Everything seems to have a place in his peculiar cataloguing. In this subtle representation of the state of the world, Sakkinen offers a grotesque mirror of the atrocity of militarism, or the poverty of an incomprehensible world. In one of his works on large scale paper included in the exhibition, Sakkinen has created a list of My Favorite Genocides, that accompanies an enormous red stain identified as ketchup—a recurring element in his work—thus establishing distance from the blood but still evoking its presence in the mind of the spectator.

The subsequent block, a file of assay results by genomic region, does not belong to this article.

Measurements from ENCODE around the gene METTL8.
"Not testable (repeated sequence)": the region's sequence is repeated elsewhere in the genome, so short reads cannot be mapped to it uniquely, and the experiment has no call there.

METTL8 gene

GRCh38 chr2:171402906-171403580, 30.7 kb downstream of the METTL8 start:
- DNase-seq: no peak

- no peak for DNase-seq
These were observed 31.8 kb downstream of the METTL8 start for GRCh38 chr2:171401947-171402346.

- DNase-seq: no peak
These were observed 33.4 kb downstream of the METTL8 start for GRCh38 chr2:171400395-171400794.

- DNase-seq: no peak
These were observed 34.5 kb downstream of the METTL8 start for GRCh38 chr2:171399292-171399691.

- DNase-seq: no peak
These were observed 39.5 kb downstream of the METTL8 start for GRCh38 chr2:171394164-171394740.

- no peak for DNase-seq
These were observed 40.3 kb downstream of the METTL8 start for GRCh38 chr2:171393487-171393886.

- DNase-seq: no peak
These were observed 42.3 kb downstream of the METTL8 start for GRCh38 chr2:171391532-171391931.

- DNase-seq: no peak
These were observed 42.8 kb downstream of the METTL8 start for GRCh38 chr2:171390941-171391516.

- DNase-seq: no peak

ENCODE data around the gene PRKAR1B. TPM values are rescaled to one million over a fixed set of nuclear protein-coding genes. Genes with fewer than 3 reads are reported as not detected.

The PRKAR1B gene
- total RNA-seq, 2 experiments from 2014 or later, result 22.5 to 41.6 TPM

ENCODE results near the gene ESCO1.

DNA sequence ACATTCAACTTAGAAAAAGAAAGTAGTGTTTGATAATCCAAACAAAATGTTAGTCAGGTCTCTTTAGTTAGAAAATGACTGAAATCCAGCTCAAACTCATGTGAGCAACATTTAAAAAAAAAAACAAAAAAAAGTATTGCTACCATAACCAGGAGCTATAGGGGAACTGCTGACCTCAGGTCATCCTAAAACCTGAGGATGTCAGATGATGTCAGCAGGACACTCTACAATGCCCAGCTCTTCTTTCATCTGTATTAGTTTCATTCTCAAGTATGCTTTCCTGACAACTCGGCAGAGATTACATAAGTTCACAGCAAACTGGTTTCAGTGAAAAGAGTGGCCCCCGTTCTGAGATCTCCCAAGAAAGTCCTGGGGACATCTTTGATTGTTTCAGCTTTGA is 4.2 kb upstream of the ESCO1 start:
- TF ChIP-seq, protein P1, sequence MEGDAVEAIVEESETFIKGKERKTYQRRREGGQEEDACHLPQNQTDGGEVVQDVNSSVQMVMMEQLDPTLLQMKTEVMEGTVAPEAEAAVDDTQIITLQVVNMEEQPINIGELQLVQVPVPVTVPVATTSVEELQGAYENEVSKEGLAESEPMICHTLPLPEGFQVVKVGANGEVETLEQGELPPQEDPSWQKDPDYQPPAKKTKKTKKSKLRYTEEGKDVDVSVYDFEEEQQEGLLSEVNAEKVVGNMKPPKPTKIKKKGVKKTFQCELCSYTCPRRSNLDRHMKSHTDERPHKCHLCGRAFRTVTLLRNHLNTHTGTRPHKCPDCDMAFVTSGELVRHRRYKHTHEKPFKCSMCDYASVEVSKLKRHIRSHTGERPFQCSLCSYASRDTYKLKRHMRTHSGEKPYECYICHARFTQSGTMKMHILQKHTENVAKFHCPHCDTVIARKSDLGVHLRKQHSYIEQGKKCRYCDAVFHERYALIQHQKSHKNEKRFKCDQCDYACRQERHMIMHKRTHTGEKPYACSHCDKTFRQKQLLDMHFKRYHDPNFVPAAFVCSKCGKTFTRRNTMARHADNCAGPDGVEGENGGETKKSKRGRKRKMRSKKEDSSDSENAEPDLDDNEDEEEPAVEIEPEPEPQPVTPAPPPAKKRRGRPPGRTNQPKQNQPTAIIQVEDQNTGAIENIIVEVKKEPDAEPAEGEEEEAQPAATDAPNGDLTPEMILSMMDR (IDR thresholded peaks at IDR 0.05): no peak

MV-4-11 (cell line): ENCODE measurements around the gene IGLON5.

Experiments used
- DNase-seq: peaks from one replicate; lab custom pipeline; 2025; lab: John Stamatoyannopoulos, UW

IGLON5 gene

Sakkinen has begun a sound series of his lists on vertical Chinese rolls that serve as calligraphy frames. His lists refer exclusively in these cases to his experiences during his two-month stay in Beijing in 2009, and up until now they refer to the military vehicles that participated in a parade (My Favorite Parade,) to the situation of China’s immersion in Capitalism with its enormous shopping centres or banks (My Favorite Shopping Malls and My Favorite Banks) and, as it happens every time sex appears in his work, to onanism and prostitution (Women I Think About When I Masturbate in Beijing and My Escort Girls in the People’s Republic), that is, pleasure in solitude or the commercialisation of sexual pleasure. In this sense, we might remember that “Riiko Sakkinen Image Club” is the subheading of the present exhibition, and of the corresponding publication, “image club”(imçjikurabu) being the designation of a sort of thematic outlet of Japanese sexual commerce. As with his residency in China, of which we have already spoken, Sakkinen obtained in 2007 a residency in a workshop in Tokyo, which also lasted two months. Since then there are frequent quotes from Japanese food products or some icons of Japanese culture, particularly those of the kawaii aesthetics (or the aesthetics of “the cute,”) such as the anthropomorphic female kitten Hello Kitty (Harô Kiti,) whose image is inserted in Sakkinen’s work in much less innocent representations. Thus, one of the large format works on paper of the present exhibition is a list of My Favorite Prostitutes in London, which alongside the telephone numbers and sexual services they offer, includes a recycled woman on a table receiving the lashings of a whip on her naked buttocks. For the occasion, Sakkinen has appropriated a publicity icon of London prostitution that he had already used in 2006 in one of his works on DIN A4, Bizcochos Mexicanos and much more.